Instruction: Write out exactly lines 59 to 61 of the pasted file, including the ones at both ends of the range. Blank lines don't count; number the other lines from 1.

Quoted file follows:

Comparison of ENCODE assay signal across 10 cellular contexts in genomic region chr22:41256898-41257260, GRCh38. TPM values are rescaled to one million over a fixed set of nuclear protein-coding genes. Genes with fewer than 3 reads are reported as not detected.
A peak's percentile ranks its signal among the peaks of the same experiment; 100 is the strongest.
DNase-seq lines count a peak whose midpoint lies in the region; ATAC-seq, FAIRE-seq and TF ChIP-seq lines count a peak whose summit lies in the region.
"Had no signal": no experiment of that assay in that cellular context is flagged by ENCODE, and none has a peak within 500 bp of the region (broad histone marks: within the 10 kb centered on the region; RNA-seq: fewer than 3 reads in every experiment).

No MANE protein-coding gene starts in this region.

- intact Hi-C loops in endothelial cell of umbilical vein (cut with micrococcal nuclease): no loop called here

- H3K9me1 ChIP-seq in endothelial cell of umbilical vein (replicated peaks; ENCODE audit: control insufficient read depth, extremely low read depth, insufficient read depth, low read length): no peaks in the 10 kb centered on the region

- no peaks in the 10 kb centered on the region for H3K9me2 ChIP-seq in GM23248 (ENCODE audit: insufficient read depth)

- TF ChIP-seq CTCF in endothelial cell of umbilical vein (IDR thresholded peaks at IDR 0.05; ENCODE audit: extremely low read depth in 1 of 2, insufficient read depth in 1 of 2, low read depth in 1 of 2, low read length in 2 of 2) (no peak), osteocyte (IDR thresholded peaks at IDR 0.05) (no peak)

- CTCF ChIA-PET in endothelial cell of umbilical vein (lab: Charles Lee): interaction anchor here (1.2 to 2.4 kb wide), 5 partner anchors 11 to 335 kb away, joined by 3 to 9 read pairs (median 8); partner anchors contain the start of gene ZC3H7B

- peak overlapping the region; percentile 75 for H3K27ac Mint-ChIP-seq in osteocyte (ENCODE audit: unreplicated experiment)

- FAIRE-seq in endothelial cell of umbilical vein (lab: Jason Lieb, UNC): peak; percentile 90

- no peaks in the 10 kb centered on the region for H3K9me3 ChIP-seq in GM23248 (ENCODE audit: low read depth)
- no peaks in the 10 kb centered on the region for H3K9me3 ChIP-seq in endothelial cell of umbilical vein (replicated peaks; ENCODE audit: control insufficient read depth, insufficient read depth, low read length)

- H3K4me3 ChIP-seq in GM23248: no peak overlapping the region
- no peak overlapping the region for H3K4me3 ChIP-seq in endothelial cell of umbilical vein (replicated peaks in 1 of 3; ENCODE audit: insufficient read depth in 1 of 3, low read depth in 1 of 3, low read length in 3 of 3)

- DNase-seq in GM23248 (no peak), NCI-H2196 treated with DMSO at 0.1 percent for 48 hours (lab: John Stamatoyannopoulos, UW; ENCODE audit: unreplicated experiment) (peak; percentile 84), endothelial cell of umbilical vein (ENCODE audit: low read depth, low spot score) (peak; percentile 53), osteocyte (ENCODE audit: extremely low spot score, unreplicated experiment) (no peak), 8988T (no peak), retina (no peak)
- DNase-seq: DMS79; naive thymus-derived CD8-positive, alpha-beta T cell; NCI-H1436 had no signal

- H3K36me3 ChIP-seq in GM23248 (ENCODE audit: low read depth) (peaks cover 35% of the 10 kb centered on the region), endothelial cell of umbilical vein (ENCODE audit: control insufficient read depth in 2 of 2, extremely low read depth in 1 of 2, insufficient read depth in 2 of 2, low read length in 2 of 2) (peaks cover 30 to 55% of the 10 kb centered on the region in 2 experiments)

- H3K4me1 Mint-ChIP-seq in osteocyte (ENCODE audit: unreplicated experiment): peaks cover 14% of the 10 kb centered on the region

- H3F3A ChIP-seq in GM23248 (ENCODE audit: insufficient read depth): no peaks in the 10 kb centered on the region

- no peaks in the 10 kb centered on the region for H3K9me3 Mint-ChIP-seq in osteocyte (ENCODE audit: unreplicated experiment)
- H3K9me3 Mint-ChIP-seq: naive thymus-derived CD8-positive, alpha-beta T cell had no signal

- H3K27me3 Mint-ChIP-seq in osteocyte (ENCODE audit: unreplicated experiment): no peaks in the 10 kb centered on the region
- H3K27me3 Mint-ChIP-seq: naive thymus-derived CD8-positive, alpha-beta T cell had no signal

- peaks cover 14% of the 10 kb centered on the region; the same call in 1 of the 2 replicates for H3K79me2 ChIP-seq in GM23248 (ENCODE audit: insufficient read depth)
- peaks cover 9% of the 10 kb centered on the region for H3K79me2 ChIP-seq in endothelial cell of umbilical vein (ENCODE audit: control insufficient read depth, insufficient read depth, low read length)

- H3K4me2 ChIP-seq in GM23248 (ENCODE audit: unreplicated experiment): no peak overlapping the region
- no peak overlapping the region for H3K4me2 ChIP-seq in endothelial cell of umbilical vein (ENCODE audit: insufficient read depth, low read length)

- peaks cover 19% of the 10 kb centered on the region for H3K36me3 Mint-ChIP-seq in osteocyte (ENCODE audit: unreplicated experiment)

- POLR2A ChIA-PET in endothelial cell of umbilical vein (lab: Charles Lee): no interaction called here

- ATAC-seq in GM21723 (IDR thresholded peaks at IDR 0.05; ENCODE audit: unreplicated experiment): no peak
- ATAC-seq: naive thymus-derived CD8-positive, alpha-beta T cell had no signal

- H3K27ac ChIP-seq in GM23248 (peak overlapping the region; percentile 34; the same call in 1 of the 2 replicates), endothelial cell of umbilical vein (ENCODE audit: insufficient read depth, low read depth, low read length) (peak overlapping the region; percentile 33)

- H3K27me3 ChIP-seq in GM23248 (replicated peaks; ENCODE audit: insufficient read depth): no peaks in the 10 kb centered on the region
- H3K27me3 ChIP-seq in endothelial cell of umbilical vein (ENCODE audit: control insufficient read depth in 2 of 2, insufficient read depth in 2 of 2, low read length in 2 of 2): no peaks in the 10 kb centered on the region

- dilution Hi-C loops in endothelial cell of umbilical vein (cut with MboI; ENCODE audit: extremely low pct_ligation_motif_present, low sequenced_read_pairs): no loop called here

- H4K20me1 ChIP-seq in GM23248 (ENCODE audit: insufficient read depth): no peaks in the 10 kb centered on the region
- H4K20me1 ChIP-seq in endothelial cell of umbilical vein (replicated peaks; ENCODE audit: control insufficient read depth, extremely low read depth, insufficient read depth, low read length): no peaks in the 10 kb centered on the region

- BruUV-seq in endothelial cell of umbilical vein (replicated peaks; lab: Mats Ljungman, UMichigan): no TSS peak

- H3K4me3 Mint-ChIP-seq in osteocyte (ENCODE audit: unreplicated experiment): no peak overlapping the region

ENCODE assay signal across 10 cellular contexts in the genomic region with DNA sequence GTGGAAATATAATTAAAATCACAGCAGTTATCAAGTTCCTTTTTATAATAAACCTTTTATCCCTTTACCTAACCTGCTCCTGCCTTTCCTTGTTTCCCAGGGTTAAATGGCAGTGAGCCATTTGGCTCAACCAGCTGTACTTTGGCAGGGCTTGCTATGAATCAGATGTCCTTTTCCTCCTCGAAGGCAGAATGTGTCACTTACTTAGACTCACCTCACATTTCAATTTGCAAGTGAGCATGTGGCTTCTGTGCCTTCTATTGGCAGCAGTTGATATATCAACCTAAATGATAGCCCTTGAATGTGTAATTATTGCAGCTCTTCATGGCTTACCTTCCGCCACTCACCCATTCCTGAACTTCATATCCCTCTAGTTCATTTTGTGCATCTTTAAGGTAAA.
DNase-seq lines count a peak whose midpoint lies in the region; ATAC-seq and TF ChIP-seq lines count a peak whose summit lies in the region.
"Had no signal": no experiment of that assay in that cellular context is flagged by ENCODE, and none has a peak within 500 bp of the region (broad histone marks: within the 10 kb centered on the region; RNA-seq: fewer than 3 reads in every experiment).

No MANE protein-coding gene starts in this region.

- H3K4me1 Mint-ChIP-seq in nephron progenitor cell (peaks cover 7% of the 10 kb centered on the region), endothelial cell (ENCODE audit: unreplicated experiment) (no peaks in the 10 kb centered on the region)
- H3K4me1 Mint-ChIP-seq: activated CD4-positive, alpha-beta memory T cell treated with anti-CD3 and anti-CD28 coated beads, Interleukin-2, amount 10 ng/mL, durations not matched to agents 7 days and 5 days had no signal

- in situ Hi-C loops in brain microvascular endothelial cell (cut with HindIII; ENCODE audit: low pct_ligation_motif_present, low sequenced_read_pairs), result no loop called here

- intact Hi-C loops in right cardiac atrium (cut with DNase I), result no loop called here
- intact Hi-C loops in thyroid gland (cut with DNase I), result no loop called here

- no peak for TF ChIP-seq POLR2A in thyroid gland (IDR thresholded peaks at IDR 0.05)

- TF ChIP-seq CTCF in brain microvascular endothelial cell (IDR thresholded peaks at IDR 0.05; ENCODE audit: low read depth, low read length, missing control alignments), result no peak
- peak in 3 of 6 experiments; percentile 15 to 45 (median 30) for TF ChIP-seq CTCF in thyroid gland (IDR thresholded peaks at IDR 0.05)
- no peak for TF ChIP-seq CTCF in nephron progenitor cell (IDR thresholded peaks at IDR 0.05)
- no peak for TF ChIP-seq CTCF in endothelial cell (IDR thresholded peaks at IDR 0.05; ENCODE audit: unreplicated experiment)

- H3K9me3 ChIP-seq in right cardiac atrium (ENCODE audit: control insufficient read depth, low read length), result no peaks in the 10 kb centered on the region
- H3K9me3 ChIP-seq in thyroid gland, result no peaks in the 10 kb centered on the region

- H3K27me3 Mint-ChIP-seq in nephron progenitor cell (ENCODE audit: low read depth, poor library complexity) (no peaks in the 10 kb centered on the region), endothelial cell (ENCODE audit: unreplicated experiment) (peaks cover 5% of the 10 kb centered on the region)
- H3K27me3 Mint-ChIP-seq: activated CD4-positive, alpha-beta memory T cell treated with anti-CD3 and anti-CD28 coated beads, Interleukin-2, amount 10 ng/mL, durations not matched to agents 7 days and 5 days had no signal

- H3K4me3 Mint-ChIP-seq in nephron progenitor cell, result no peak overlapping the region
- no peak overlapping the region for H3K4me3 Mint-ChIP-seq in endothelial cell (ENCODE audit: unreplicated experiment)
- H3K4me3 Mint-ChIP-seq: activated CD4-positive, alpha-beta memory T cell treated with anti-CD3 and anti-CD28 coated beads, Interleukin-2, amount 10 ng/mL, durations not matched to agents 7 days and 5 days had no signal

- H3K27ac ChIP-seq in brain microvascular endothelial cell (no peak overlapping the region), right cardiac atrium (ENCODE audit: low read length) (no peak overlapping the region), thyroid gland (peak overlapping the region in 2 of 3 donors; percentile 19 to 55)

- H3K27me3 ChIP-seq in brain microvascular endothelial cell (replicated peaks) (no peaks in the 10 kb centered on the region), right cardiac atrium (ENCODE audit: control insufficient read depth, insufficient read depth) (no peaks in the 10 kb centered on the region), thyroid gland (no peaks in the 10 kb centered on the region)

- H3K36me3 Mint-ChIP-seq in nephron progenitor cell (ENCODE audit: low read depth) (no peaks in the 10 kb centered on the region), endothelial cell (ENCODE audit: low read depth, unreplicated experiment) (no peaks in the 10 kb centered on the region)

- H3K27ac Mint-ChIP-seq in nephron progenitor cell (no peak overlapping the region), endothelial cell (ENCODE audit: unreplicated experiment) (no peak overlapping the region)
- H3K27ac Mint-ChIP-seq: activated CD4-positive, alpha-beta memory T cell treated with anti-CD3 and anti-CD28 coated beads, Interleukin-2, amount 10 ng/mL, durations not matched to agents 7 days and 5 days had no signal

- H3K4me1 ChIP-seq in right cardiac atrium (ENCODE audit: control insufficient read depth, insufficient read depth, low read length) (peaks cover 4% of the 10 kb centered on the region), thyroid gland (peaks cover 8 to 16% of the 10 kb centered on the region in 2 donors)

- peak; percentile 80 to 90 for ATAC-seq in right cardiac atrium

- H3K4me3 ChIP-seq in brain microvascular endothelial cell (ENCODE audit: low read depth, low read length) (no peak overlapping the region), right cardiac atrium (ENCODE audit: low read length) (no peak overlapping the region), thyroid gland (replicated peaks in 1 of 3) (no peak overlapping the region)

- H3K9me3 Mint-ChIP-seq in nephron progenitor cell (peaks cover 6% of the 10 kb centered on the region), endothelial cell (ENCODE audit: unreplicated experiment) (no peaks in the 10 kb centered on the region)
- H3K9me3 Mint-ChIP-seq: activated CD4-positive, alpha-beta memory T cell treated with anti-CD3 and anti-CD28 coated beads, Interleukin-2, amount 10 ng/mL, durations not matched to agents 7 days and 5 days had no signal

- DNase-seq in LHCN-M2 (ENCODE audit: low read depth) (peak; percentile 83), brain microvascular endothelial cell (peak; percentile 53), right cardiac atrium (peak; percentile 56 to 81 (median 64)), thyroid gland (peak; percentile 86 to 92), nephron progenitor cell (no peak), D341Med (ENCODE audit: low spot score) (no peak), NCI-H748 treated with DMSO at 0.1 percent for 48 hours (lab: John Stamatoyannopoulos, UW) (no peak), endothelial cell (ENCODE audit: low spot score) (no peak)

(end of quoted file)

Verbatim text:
- H3K27me3 Mint-ChIP-seq: activated CD4-positive, alpha-beta memory T cell treated with anti-CD3 and anti-CD28 coated beads, Interleukin-2, amount 10 ng/mL, durations not matched to agents 7 days and 5 days had no signal

- H3K4me3 Mint-ChIP-seq in nephron progenitor cell, result no peak overlapping the region
- no peak overlapping the region for H3K4me3 Mint-ChIP-seq in endothelial cell (ENCODE audit: unreplicated experiment)